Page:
Background: A healthy dietary intake during pregnancy is important for maternal and child health. However, pregnant women with a low socioeconomic status (SES) are less likely to adhere to nutrition guidelines as compared to high SES groups. Midwives in the Netherlands experience limited opportunities to provide nutrition advice. Dietitians could play a role in providing nutrition advice to pregnant women, but collaborations between midwives and dietitians are limited. Therefore, this study aimed to investigate the opportunities and barriers for collaboration between midwives and dietitians in antenatal care for low SES women.
Methods: Questionnaires were administered amongst 134 dietitians to examine experiences of providing nutritional advice to pregnant women. Four focus groups were organised with midwives (2x) and dietitians (2x) to explore opportunities and barriers for collaboration.
Results: Questionnaire results indicated that 73% of the dietitians like to see pregnant women more often in their practices and 78% feels the necessity to strengthen the collaboration with midwives. The focus groups showed that dietitians and midwives wish to strengthen the collaboration, but they also experience barriers: a focus on food risks rather than healthy nutrition in antenatal care, lack of referral procedures for women without medical necessity to see a dietitian, negative connotations with referring women to dietitians, and lack of time to discuss nutrition in consults by midwives.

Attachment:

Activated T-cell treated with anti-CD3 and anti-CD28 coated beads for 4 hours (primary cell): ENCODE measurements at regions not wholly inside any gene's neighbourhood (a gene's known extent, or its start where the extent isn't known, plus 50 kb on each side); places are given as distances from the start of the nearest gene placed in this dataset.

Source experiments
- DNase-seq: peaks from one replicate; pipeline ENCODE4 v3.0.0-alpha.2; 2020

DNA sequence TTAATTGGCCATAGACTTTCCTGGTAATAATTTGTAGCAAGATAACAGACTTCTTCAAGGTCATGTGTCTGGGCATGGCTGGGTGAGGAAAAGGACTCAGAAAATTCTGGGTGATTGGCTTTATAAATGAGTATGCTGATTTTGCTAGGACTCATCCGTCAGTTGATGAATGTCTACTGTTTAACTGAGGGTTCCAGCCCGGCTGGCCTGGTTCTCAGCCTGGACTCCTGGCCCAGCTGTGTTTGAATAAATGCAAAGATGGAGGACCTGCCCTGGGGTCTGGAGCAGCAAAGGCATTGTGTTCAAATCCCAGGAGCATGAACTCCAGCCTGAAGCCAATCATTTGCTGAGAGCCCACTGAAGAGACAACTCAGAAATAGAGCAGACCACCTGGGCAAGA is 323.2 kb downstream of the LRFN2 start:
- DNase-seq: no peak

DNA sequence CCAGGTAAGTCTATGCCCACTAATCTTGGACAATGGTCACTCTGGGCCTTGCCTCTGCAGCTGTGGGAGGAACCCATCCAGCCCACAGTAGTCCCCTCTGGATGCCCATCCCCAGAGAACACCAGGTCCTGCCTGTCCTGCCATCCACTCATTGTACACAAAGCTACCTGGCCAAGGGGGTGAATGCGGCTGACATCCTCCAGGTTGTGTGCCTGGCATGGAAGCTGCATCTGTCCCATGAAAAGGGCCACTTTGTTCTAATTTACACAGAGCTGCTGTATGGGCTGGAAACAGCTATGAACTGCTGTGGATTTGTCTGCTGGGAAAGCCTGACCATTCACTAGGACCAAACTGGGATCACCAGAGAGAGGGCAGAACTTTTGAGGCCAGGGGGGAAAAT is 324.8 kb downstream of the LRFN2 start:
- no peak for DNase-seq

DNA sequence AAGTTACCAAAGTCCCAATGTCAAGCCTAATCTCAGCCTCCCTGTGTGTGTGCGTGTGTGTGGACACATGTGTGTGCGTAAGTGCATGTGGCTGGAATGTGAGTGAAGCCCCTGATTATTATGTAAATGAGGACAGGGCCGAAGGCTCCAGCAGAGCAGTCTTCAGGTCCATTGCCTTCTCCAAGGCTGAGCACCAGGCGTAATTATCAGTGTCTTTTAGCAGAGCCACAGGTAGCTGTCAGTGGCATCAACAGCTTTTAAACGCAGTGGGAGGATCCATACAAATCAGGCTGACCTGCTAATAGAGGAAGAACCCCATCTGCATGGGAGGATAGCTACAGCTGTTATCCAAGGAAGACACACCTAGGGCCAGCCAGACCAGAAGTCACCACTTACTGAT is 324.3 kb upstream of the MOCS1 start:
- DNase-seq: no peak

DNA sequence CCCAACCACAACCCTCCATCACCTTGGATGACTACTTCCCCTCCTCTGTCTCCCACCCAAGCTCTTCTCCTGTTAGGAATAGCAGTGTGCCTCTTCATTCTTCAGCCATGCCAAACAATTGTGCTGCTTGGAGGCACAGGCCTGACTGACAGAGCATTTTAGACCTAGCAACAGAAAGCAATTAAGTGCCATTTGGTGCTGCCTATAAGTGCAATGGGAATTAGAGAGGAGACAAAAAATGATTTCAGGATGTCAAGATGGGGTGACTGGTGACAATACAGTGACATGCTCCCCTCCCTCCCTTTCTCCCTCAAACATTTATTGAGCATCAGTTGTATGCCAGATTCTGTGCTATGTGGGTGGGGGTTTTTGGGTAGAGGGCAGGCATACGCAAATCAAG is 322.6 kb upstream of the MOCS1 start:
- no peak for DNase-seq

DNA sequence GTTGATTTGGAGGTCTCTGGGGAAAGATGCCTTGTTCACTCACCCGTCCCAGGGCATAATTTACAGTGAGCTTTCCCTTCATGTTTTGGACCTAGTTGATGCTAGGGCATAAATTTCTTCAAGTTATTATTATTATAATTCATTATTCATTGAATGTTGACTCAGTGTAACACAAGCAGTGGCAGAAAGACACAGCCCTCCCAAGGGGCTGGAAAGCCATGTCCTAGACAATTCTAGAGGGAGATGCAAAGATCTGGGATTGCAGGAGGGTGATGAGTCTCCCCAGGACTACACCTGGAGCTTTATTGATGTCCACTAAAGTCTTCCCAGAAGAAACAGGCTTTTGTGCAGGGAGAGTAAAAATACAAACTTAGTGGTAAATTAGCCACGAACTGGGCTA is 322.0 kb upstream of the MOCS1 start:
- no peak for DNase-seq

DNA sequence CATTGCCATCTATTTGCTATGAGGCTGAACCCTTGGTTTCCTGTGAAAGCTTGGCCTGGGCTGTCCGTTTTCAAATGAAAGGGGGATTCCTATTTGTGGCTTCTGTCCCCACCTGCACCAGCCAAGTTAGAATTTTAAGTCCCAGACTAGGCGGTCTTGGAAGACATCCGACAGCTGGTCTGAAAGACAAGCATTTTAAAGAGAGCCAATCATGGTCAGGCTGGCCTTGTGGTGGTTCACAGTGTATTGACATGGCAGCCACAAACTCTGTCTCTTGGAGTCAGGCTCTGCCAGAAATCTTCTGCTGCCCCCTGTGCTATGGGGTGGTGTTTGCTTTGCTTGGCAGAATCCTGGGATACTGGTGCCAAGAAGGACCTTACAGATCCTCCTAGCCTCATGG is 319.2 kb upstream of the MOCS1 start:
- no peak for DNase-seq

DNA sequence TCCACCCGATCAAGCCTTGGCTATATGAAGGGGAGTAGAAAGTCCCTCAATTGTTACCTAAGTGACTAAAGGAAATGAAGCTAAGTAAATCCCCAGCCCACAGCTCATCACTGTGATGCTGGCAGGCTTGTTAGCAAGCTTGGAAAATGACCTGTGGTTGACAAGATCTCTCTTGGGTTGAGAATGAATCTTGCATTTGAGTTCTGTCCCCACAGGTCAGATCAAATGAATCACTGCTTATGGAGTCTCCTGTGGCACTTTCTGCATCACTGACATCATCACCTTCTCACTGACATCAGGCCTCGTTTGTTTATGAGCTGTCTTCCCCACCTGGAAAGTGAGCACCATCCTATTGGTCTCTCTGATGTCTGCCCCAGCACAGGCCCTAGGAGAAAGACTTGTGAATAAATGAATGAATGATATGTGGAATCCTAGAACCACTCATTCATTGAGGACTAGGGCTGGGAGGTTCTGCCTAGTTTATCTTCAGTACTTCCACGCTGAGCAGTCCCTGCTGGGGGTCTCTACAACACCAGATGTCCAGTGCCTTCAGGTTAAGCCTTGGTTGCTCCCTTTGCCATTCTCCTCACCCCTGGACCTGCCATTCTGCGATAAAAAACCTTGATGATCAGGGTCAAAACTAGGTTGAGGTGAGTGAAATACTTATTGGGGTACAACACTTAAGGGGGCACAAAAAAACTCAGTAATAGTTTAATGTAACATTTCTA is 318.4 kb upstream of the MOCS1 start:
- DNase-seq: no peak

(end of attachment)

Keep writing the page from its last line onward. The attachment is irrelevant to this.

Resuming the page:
Conclusions: Midwives and dietitians recognise the importance of strengthening collaborations, but in order to do so, several challenges need to be overcome. In a follow-up of this study, pressure cooker sessions will be conducted to design an integral strategy in antenatal care to empower women to improve dietary intake.
Key messages: There is a great potential to strengthen collaborations between midwives and dietitians in antenatal care to empower low SES pregnant women to improve dietary intake. Several barriers need to be overcome to design in an integral strategy in antenatal care to improve the dietary intake of low SES pregnant women.